Presentation on theme: "Www.worldbank.org/hdchiefeconomist The World Bank Human Development Network Spanish Impact Evaluation Fund."— Presentation transcript:
The World Bank Human Development Network Spanish Impact Evaluation Fund
MEASURING IMPACT Impact Evaluation Methods for Policy Makers This material constitutes supporting material for the "Impact Evaluation in Practice" book. This additional material is made freely but please acknowledge its use as follows: Gertler, P. J.; Martinez, S., Premand, P., Rawlings, L. B. and Christel M. J. Vermeersch, 2010, Impact Evaluation in Practice: Ancillary Material, The World Bank, Washington DC (www.worldbank.org/ieinpractice). The content of this presentation reflects the views of the authors and not necessarily those of the World Bank.
1 Causal Inference Counterfactuals False Counterfactuals Before & After (Pre & Post) Enrolled & Not Enrolled (Apples & Oranges)
Discontinuity Design Anti-poverty Programs Pensions Education Agriculture Many social programs select beneficiaries using an index or score: Targeted to households below a given poverty index/income Targeted to population above a certain age Scholarships targeted to students with high scores on standarized text Fertilizer program targeted to small farms less than given number of hectares)
Example: Effect of fertilizer program on agriculture production Improve agriculture production (rice yields) for small farmers Goal o Farms with a score (Ha) of land ≤50 are small o Farms with a score (Ha) of land >50 are not small Method Small farmers receive subsidies to purchase fertilizer Intervention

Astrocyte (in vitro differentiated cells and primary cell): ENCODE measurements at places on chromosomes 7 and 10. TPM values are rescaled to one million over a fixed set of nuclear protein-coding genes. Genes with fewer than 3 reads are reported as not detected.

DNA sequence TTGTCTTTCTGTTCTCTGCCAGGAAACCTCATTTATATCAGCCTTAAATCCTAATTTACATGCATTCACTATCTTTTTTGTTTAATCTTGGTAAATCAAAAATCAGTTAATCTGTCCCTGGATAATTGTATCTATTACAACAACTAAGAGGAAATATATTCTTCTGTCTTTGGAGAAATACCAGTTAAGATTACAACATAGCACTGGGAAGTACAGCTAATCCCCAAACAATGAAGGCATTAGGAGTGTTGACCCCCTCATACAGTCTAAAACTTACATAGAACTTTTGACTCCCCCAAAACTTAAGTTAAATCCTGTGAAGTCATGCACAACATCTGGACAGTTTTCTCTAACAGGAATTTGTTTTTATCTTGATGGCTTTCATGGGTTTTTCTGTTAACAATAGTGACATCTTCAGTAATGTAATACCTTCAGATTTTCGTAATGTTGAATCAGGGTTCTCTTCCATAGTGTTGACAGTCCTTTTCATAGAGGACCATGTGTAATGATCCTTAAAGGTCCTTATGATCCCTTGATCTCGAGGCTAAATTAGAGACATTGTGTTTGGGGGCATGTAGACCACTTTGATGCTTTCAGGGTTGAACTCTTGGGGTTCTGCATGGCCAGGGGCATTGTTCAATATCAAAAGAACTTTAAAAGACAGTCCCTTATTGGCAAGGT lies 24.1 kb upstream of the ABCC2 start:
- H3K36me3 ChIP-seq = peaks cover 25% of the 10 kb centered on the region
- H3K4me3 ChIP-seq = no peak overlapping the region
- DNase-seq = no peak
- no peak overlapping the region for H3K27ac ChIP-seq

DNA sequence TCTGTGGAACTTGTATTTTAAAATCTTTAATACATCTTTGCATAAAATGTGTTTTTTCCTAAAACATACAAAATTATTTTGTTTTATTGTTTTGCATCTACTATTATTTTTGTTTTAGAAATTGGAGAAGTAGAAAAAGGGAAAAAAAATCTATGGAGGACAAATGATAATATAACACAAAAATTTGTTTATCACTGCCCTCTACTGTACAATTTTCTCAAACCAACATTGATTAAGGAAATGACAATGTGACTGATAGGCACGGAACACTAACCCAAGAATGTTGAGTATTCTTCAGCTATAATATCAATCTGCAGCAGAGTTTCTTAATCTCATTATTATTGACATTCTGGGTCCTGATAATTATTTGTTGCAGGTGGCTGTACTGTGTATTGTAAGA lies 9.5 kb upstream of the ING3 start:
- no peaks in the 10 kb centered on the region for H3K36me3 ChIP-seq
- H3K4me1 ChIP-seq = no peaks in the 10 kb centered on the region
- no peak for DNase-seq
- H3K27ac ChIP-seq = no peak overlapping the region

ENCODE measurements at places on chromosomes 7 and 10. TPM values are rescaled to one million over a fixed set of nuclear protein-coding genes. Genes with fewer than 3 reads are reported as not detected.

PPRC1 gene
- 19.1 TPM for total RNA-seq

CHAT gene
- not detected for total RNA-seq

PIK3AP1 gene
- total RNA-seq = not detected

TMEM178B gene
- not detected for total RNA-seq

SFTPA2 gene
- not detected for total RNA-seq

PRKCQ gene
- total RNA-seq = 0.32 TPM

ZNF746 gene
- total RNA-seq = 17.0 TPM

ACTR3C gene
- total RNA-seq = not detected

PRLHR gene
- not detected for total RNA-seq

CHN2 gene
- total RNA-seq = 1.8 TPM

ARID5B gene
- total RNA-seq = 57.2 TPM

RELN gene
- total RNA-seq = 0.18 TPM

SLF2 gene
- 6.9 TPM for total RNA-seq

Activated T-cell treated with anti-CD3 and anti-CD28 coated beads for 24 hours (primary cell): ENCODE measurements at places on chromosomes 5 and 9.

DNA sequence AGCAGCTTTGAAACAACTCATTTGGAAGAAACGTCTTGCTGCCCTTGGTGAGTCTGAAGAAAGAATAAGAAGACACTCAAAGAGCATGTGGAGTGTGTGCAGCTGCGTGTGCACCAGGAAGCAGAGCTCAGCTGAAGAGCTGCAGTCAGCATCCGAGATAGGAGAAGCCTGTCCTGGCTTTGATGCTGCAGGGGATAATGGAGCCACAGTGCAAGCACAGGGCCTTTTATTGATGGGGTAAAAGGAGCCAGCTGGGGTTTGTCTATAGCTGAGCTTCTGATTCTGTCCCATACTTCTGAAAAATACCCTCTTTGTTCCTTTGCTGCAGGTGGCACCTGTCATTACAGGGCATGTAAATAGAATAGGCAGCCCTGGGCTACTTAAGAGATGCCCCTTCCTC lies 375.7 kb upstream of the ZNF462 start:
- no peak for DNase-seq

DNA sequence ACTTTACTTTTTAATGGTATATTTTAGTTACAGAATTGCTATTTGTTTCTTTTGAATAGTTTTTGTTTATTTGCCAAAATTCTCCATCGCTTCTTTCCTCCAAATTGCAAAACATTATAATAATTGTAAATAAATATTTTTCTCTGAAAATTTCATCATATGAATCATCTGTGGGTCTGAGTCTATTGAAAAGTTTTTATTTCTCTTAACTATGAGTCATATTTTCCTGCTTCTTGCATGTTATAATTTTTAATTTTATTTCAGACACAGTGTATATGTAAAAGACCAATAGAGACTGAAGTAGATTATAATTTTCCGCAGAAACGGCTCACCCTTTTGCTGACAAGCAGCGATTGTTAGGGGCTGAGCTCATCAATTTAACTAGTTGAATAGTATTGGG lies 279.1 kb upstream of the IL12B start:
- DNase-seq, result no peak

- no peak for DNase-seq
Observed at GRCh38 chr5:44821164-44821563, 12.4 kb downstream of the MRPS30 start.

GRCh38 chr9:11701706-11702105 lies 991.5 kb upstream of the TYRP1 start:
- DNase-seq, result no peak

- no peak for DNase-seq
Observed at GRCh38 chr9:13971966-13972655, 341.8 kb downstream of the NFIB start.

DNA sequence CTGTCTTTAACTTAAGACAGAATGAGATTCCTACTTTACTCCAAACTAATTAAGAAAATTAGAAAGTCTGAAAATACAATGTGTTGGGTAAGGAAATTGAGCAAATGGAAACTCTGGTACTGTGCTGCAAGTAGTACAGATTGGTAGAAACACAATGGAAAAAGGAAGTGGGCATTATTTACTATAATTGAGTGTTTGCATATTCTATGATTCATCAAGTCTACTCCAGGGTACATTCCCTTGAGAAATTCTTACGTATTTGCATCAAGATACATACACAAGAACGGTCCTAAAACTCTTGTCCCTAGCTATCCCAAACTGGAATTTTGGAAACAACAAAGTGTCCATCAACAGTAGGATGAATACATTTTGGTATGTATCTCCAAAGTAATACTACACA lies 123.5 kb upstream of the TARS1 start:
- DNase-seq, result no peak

Regression Discontinuity Design-Baseline Not eligible Eligible
Case 5: Discontinuity Design We have a continuous eligibility index with a defined cut-off o Households with a score ≤ cutoff are eligible o Households with a score > cutoff are not eligible o Or vice-versa Intuitive explanation of the method: o Units just above the cut-off point are very similar to units just below it – good comparison. o Compare outcomes Y for units just above and below the cut-off point. For a discontinuity design, you need: 1)Continuous eligibility index 2)Clearly defines eligibility cut-off.
Case 5: Discontinuity Design Eligibility for Progresa is based on national poverty index Household is poor if score ≤ 750 Eligibility for Progresa: o Eligible=1 if score ≤ 750 o Eligible=0 if score > 750
Case 5: Discontinuity Design Score vs. consumption at Baseline-No treatment Poverty Index Consumption Fitted values
Case 5: Discontinuity Design Score vs. consumption post-intervention period-treatment (**) Significant at 1% Consumption Fitted values Poverty Index 30.58** Estimated impact on consumption (Y) | Multivariate Linear Regression
Keep in Mind Discontinuity Design Discontinuity Design requires continuous eligibility criteria with clear cut-off. Gives unbiased estimate of the treatment effect: Observations just across the cut-off are good comparisons. No need to exclude a group of eligible households/ individuals from treatment. Can sometimes use it for programs that already ongoing. !
Keep in Mind Discontinuity Design Discontinuity Design produces a local estimate: o Effect of the program around the cut-off point/discontinuity. o This is not always generalizable. Power: o Need many observations around the cut-off point. Avoid mistakes in the statistical model: Sometimes what looks like a discontinuity in the graph, is something else. !